Civil Asset Forfeiture is Theft!

Civil Asset Forfeiture is Theft!


By Michael Boldin


Civil asset forfeiture is the process by which government confiscates a person’s property on the mere suspicion it was involved in a crime.

We consider this legalized government theft.

In contrast to criminal forfeiture, where property is taken only after a criminal conviction, civil forfeiture allows law enforcement to take property from innocent people who have never been formally accused of a crime, let alone convicted of one.

States can take a big step forward by ending CIVIL asset forfeiture and requiring a criminal conviction.

But that’s not the end of the story, unfortunately.



“Equitable sharing” is a federal program that incentivizes state and local police to bypass state-level restrictions on asset forfeiture.


Both the Department of Justice and the Department of Treasury operate the program. Under the equitable sharing, local police seize assets they suspect were involved in criminal activity, sometimes without even making an arrest.

Through a process known as “adoption,” the feds prosecute the case under the looser federal forfeiture procedures and then return up to 80 percent of the proceeds back to the local cops. This allows police to circumvent conviction requirements and collect forfeiture funds even if the state process prohibits it.

Until recently, California faced this situation. The state has some of the strongest state-level restrictions on civil asset forfeiture in the country, but state and local police were circumventing the state process by passing cases to the feds. According to a report by the Institute for Justice, California ranked as the worst offender of all states in the country between 2000 and 2013. In other words, California law enforcement was passing off a lot of cases to the feds and collecting the loot. The state closed the loophole for a vast majority of situations in 2016.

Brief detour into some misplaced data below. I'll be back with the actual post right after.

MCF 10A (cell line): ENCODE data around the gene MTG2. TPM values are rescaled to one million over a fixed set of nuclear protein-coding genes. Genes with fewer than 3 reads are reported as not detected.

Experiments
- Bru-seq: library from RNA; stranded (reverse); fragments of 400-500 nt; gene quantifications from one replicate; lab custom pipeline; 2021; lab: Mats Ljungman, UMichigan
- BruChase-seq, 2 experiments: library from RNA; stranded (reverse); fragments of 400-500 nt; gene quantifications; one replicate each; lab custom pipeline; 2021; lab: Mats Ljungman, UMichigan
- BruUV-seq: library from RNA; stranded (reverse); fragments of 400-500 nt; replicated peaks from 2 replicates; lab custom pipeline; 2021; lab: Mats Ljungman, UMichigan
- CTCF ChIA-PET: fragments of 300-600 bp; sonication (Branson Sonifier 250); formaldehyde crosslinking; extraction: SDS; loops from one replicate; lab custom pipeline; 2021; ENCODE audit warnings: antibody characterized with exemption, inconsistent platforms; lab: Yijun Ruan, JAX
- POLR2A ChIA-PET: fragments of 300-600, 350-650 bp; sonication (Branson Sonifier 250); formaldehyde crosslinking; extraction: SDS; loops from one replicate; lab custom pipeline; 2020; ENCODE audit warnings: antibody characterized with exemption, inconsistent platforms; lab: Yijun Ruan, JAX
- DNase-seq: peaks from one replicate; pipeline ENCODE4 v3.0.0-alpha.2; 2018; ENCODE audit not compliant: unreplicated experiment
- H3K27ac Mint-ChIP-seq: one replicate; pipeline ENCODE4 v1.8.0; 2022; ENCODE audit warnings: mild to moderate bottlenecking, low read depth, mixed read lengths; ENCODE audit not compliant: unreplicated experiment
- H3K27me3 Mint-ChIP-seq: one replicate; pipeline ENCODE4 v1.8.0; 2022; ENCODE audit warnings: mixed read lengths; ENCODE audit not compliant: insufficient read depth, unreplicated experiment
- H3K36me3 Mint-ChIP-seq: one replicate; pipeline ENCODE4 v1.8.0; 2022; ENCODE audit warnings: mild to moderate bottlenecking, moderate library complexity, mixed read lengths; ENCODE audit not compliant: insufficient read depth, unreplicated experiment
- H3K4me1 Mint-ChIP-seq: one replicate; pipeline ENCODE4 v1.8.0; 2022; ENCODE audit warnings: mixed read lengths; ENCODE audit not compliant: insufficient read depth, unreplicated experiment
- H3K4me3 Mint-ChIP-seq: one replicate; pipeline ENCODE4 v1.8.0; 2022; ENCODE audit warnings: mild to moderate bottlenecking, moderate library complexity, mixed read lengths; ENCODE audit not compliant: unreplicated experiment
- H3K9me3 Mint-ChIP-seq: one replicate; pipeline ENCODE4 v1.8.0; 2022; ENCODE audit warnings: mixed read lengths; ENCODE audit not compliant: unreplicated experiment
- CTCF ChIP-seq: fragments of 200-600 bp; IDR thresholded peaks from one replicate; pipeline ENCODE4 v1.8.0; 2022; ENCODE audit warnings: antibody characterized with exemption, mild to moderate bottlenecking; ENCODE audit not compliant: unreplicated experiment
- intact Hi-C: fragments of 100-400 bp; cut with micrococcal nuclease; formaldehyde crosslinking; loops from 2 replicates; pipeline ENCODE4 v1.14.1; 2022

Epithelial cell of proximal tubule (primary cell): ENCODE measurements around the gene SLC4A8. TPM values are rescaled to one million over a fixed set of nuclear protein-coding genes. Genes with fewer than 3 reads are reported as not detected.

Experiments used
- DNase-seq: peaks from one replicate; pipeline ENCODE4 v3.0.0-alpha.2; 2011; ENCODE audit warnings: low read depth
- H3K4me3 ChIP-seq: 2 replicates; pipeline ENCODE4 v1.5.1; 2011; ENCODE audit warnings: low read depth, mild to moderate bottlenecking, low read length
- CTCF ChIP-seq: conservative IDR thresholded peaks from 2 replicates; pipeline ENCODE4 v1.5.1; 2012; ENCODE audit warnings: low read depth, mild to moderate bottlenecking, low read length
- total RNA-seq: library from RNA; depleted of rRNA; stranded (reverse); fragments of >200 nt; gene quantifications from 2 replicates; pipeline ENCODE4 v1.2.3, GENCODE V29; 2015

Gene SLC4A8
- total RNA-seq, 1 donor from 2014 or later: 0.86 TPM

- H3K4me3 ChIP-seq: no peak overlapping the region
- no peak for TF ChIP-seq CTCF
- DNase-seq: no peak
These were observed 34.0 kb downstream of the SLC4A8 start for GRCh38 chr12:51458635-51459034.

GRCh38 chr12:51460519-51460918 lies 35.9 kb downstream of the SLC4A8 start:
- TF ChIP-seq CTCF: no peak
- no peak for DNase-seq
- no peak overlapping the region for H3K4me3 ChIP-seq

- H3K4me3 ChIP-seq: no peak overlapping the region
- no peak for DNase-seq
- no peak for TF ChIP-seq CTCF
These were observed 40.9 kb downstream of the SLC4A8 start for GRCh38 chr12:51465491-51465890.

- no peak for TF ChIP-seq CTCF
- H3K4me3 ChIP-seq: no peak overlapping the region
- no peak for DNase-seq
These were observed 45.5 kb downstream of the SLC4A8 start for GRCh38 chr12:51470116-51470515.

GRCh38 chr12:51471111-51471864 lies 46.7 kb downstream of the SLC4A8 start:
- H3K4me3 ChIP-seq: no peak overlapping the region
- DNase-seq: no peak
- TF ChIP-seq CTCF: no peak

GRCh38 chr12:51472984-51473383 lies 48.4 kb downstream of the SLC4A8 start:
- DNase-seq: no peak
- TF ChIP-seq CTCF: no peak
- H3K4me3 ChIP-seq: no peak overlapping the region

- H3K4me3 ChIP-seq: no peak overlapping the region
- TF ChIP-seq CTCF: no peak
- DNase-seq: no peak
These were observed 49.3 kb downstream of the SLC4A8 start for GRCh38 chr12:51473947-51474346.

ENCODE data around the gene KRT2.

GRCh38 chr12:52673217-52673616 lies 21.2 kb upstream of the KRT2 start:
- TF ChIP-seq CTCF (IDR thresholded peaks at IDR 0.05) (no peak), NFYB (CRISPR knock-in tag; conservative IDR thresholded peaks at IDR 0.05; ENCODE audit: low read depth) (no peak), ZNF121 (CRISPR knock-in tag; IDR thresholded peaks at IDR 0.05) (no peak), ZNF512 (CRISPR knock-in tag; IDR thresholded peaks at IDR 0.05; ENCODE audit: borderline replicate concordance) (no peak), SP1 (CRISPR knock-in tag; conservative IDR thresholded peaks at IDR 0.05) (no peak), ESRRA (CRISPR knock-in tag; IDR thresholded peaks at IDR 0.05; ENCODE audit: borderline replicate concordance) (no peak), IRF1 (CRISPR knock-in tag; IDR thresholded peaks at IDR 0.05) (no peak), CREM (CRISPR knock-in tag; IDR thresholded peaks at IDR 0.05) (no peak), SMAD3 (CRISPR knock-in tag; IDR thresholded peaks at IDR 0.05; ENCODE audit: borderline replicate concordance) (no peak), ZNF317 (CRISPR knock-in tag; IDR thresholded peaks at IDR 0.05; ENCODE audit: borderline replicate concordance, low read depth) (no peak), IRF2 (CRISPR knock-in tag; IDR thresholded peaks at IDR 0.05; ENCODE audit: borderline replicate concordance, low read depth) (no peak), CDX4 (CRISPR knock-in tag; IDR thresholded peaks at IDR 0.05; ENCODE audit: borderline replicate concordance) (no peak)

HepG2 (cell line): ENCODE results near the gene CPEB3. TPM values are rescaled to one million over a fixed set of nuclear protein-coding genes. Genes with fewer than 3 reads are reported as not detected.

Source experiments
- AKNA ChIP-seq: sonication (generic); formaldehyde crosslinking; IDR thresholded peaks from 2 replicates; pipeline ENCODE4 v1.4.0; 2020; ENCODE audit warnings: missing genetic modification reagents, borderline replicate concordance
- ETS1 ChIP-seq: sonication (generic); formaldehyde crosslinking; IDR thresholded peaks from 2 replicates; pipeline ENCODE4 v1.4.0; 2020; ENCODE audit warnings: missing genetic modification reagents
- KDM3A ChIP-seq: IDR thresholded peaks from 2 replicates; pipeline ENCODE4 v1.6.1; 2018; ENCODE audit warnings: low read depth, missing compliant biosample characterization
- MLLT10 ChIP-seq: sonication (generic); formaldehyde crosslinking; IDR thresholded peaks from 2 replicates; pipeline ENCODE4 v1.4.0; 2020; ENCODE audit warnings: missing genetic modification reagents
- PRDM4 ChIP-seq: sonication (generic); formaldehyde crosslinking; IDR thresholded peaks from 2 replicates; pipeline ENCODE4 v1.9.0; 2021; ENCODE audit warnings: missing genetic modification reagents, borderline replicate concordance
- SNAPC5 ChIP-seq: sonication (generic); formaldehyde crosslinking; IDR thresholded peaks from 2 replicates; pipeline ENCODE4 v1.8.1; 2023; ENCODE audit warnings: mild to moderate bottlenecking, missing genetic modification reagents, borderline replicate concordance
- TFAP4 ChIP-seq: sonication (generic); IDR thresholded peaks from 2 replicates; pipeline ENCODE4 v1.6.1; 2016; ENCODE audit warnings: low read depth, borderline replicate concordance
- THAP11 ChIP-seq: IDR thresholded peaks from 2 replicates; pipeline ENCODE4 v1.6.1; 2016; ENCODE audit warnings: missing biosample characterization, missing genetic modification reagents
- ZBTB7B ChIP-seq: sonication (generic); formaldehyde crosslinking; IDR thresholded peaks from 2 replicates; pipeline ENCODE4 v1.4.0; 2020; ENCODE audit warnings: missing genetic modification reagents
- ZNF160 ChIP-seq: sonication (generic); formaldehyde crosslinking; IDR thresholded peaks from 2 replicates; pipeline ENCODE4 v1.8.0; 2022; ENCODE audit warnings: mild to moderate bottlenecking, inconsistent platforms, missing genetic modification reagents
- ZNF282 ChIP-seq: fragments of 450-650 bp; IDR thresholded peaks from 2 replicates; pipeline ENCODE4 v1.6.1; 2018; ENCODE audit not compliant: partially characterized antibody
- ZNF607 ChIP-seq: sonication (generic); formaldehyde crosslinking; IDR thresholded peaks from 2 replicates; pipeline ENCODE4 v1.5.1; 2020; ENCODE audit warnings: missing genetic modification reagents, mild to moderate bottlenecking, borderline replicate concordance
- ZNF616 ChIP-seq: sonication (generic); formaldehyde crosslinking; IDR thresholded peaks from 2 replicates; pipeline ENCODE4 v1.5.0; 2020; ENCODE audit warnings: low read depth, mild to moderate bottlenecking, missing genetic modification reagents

In recent years, a growing number of states have ended civil asset forfeiture on the state level. And we’ve been pushing more to opt out of the federal program too.

Here are the latest efforts on each.



  • Alabama HB120 would end both programs in a vast majority of situations. Read about it here
  • South Carolina H3968 takes the same approach, and now has a whopping 101 cosponsors!
  • Massachusetts is rated the “worst in the country” on asset forfeiture. And H3367 would take big steps towards ending both the state and federal programs there. Read more here




  • Missouri HB1776 would ban participation in equitable sharing. It has good state-level laws, but they’re being ignored because of the federal program.  Learn more here
  • New Hampshire HB1192 isn’t as strong as the Missouri bill, but still addresses more than 85% of the federal program. It’s up for a hearing and vote on Mar 3.




  • Arizona has already opted out of much of the federal program, so 2 bills this year address the state program.  Learn more here
  • Hawaii HB2069 would require a conviction a follow up for the federal program will be needed. The same goes for West Virginia HB2563.


I hope you find this information interesting – and educational. I’m so thankful for the opportunity to be able to not only help people learn things – but also provide them tools they can use today to help advance liberty.


Thank you so much for being a part of this with us! We couldn’t be more grateful for your support – large or small – it all helps us make a difference:

-Michael Boldin, TAC